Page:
Cryptojacking – where cybercriminals hijack CPU power and electricity from unsuspecting computer users to mine cryptocurrencies – can cripple a company’s network, increasing their costs and reducing productivity, warns Fernando Serto, Head of Security Technology and Strategy at Akamai Technologies (APAC).
“The idea behind crypto mining on completion user devices was originally conceived as a way to offset declining ad revenue on high traffic websites due to ad blockers,” Serto signified to Dynamic Business.
“Legitimate cryptocurrency mining services, such as Coinhive, will typically throttle the CPU usage to avoid impacting performance of other applications. However, cybercriminals are greedy. They want to get the best out of infected machines, so they run malware-based crypojacking scripts designed to use as much CPU as possible. This allows them to mine cryptocurrencies as fast as possible although victims are browsing infected websites.
“Cryptojacking can result in a defeat of productivity for companies due to slow and unresponsive systems, an increase in application crashes and even outages. In addition, it can lead to a costly spike in energy consumption, and sometimes scripts are run so intensely that it results in true damage to devices – for example, the Loapi crypto mining malware running on certain Android devices.”
Asked if there are any obvious warning signs that a company’s network is being cryptojacked, Serto replied: “Typically, if you notice high CPU usage, for example, you can hear the fans spinning when the only open application is a browser, and that can cause slowness/unresponsiveness on the device. That said, it can be difficult for companies, especially those with large networks, to attribute spikes in CPU usage to cryptomining.”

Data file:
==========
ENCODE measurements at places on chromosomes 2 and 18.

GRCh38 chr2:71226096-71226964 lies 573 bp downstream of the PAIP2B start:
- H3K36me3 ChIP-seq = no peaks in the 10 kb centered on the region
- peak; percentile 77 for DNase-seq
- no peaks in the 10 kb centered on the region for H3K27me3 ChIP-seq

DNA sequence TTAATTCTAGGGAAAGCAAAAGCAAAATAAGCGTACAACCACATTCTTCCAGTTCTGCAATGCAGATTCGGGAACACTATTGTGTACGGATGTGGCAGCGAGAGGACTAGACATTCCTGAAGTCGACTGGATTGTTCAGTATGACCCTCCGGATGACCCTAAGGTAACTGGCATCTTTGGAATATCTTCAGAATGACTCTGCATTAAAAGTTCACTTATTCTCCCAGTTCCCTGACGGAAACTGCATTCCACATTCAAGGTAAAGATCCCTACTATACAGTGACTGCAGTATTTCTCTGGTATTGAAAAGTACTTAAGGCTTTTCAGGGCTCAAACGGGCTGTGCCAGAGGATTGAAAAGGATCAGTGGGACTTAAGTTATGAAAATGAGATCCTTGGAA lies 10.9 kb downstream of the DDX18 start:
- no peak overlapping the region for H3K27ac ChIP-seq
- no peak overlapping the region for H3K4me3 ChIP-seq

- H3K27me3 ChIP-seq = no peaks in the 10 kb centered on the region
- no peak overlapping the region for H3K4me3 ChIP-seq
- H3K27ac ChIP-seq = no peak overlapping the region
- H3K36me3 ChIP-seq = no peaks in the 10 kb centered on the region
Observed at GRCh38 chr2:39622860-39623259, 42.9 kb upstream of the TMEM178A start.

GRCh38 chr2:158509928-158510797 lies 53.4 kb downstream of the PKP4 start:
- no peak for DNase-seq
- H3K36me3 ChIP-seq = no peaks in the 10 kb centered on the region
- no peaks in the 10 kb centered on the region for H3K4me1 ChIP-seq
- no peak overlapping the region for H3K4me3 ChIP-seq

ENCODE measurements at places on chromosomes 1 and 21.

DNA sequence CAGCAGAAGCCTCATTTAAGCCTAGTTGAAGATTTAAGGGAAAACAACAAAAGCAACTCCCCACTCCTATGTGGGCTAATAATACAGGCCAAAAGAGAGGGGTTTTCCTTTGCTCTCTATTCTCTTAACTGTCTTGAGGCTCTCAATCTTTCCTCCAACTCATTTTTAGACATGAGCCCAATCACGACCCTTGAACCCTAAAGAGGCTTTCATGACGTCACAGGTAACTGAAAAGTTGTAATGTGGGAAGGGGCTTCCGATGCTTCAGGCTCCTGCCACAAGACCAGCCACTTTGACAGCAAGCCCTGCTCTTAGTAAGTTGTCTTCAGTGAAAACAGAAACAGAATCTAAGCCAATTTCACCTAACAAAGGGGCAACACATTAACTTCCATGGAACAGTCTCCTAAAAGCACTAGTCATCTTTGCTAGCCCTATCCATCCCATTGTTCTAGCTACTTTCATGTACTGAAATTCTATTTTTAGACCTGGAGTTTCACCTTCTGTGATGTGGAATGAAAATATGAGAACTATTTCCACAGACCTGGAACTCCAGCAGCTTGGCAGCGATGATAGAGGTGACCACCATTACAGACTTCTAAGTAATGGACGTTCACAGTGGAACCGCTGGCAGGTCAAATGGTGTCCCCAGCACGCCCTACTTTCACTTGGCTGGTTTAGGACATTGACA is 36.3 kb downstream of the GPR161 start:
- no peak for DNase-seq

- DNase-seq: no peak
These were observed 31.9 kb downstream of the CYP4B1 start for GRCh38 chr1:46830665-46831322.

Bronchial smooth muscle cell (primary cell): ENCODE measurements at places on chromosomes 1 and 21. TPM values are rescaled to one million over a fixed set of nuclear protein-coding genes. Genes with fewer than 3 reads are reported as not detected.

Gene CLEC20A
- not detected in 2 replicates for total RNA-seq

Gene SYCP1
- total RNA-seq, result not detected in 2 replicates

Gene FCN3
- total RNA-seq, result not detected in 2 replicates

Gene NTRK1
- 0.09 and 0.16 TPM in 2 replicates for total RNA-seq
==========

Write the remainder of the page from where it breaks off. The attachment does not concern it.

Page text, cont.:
Serto stated the challenges associated with cryptojacking have been compounded by the rise of anonymous cryptocurrencies such as Zcash and Monero, that is a well-known cryptocurrency to mine due to its true low compute capacity requirements.
“When Bitcoin proved to be not-so-anonymous, cybercriminals switched their preference to anonymous coins like Monero and Zcash,” he explained. “Bitcoin is based on a public ledger, with every single transaction out there for everyone to see. Conversely, new cryptocurrencies like Monero and Zcash hide the sender, recipient and amount of each transaction made, affording cybercriminals who engage in cryptojacking greater privacy.”
Noting that crypto miners are being brought into companies via malware, Serto stated company operators require to ask themselves ‘what else is that malware doing?’.
“Cryptojacking on its own can impact productivity, systems performance, but doesn’t necessarily lead to defeat of data or a potential breach,” he explained. “However, as malicious hackers are consistently looking for new attack vectors, the last thing we want is to leave an additional door open.”
Serto stated a simple way for companies to mitigate the hazard of cryptojacking is implementing a Domain Name System(DNS) security solution capable of blocking access to crypto mining scripts – “Typically, the amount of work involved to implement a DNS security solution is minimal and should only take a few minutes”.
In addition, Serto recommended companies:
- Implement a true strict patching policy to prevent criminals from being able to exploit further vulnerabilities on completion user devices.
- Undertake a review of their backup policies.
- Review the security on their websites or any application exposed on the internet to ensure they don’t completion up serving illegal crypto mining scripts either.
- Seek ongoing education about the cybersecurity landscape and stop viewing security as a cost (“It’s honestly difficult for companies to identify an ROI if they don’t grasp the impact an attack would have on their environment”).
“Ultimately, it is important for companies to grasp the landscape, and grasp and mitigate a potential hazard to their company,” Serto said. “For example, Akamai IT made a judgment to block crypto miners over all of our devices by blocking access at the DNS layer. This means crypto miners such as Coinhive are blocked from our company-issued devices and devices connected to wi-fi in any of our offices.”